Everywhere you go at the state Capitol these days the talk is of the budget, the economic crisis and then the budget again.
So when Sen. Scott Dibble, DFL-Minneapolis, speaks at a “Freedom to Marry Day Rally” Thursday afternoon, he’s going to put the subject of same-sex marriage into economic terms.
“Why in these hard times would you stand on the necks of couples?” he will ask.
Like most of those organizations supporting the rally, Dibble knows that his words likely will only echo through Capitol hallways this session. And probably the next. Even though Sen. John Marty, DFL-Roseville, has introduced legislation, the Marriage and Family Protection Act, that would “neutralize” all gender terms in state marriage laws, effectively legalizing gay marriage, few expect that legislation to make any progress this year.
Even the Minnesota Family Council, the state’s most strident foe of gay marriage, isn’t expecting a serious push for gay marriage in the current session.
“I suspect the legislative leadership is focused on the budget,” said Tom Pritchard, the president of the Family Council.
Marriage equality is so under the radar that Pritchard wasn’t even aware of Thursday’s rally until receiving a call from a MinnPost reporter.
“What time is that going to be?” he asked.
The answer is 2:30 p.m. The rally at the Capitol, perhaps the first of its kind, is part of “Freedom to Marry Week,” a national campaign pushing marriage equality. The rally matters, organizers say, despite the long odds against change in law this year.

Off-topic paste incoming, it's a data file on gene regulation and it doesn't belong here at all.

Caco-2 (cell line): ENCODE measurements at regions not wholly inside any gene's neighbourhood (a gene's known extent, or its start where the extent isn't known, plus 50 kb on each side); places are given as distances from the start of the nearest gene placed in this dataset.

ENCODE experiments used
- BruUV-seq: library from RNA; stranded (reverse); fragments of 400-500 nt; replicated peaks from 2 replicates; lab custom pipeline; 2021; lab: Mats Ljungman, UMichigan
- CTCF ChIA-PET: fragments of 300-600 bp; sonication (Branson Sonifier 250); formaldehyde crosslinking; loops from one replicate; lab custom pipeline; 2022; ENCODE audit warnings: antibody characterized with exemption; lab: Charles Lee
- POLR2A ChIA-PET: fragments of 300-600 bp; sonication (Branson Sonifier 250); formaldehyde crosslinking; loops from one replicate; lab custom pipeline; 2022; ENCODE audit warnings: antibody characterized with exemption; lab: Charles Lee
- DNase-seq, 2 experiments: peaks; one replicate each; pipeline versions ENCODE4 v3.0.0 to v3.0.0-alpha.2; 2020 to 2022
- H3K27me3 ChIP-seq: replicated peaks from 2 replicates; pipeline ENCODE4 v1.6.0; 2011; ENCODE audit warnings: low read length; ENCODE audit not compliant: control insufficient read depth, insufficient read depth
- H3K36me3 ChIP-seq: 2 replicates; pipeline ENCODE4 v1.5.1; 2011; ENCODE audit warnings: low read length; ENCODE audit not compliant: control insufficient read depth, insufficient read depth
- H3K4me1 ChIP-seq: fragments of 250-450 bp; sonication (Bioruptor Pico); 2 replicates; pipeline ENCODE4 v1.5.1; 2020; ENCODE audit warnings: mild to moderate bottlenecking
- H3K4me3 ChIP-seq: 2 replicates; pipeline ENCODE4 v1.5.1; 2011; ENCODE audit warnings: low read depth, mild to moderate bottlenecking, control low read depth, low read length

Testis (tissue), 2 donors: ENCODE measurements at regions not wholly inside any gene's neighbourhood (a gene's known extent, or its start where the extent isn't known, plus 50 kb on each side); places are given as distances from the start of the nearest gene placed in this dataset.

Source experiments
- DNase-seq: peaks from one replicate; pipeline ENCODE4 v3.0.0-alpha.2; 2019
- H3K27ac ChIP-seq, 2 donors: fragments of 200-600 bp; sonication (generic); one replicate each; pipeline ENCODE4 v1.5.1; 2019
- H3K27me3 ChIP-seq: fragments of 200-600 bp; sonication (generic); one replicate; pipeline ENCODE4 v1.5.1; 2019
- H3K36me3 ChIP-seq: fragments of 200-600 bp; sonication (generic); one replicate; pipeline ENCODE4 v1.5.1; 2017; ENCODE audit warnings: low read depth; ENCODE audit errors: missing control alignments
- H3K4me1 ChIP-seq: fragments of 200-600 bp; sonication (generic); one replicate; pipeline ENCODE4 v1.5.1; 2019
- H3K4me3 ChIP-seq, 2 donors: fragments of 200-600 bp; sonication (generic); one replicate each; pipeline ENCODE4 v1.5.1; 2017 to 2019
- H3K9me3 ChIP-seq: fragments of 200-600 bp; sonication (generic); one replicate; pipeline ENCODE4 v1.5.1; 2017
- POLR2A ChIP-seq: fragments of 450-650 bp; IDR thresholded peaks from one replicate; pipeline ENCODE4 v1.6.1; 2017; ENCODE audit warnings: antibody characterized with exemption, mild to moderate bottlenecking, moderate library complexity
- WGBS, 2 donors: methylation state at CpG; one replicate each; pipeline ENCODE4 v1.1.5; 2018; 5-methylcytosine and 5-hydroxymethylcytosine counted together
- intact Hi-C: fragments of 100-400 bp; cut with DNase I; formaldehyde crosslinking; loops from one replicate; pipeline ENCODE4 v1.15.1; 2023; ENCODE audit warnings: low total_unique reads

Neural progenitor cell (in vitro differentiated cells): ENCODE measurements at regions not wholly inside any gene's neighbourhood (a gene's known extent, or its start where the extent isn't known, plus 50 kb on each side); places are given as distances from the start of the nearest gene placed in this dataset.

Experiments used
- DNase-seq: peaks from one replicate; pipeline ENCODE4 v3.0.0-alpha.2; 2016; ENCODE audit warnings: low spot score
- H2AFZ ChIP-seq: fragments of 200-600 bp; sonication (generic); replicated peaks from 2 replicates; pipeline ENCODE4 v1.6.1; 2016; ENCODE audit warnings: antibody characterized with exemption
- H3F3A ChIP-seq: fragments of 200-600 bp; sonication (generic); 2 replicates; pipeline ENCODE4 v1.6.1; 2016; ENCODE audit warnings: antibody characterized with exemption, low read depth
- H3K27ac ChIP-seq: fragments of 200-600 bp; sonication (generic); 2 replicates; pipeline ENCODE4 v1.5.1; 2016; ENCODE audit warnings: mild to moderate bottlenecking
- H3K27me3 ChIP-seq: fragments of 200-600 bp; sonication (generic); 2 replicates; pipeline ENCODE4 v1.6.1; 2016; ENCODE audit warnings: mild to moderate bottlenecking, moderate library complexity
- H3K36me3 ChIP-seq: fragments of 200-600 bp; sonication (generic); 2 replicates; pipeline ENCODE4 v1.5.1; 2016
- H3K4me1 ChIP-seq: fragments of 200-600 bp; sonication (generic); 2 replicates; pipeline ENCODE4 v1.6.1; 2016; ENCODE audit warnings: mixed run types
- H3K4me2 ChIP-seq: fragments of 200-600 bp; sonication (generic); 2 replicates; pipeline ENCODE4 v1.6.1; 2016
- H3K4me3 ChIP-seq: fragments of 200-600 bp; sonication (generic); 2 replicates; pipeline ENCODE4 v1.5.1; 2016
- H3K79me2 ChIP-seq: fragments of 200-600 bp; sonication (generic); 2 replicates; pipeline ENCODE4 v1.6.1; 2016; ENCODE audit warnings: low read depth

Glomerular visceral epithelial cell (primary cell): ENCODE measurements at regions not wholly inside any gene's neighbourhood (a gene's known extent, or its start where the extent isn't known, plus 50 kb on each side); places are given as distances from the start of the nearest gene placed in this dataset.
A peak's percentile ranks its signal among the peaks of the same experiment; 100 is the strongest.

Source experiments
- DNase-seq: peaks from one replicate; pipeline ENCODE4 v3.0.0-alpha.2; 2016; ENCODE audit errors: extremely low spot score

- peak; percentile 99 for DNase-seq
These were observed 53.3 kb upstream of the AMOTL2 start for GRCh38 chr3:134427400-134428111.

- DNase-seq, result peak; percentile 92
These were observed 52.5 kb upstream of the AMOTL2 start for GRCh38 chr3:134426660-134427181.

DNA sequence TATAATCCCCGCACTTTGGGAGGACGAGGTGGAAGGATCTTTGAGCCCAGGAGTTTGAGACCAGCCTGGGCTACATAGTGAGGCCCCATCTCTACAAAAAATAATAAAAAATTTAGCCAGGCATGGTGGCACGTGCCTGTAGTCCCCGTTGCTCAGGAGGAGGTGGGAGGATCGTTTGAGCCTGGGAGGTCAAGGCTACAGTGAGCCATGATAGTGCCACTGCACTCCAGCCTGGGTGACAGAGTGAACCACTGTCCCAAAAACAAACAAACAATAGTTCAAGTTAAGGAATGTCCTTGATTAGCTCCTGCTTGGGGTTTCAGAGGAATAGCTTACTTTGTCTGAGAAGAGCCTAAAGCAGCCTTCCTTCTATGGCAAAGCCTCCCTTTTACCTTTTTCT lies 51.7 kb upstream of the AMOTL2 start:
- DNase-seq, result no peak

“We need to keep the conversation going,” said Monica Meyers, public policy director for OutFront Minnesota, a gay, lesbian, bi-sexual and transgender organization which is among the organizers of the rally.
Meyers is bluntly honest about the current political climate.
“I don’t see [Marty’s legislation] going anywhere this year,” she said.
And even if it would miraculously get through the process, it surely would be vetoed by Gov. Tim Pawlenty, who last year saddened GLBTers and their supporters when he vetoed a simple, clean bill that would have allowed local governments to offer benefits, such as health insurance, as they saw fit. This would have allowed cities, for example, to offer health insurance to same sex couples.
The legislation — that had bipartisan support in the House and Senate — was endorsed by such organizations as the League of Cities and was sailing smoothly until it arrived on the governor’s desk.
“We know where we stand with this governor,” said Meyers.
But that doesn’t mean the rally doesn’t serve a purpose. The more people talk about the idea of what marriage means, the more comfortable they become with same-sex marriages, she said.
Dibble, who is gay, shares that belief. He also believes that attitudes throughout the state are steadily changing and that the economic climate should make people even more empathetic toward same-sex marriage.
“There are all kinds of families struggling,” he said. “We have people who come together in love, step up to be counted, take on responsibilities of any other family. Why does the state make things harder for them? Why all the hullabaloo?”
Ultimately, he said, same-sex marriage fits in the context of a year when so much legislative focus is on the state’s budget.
“What is the budget other than a statement of our values,” he said.
Doug Grow writes about public affairs, state politics and other topics. He can be reached at dgrow [at] minnpost [dot] com.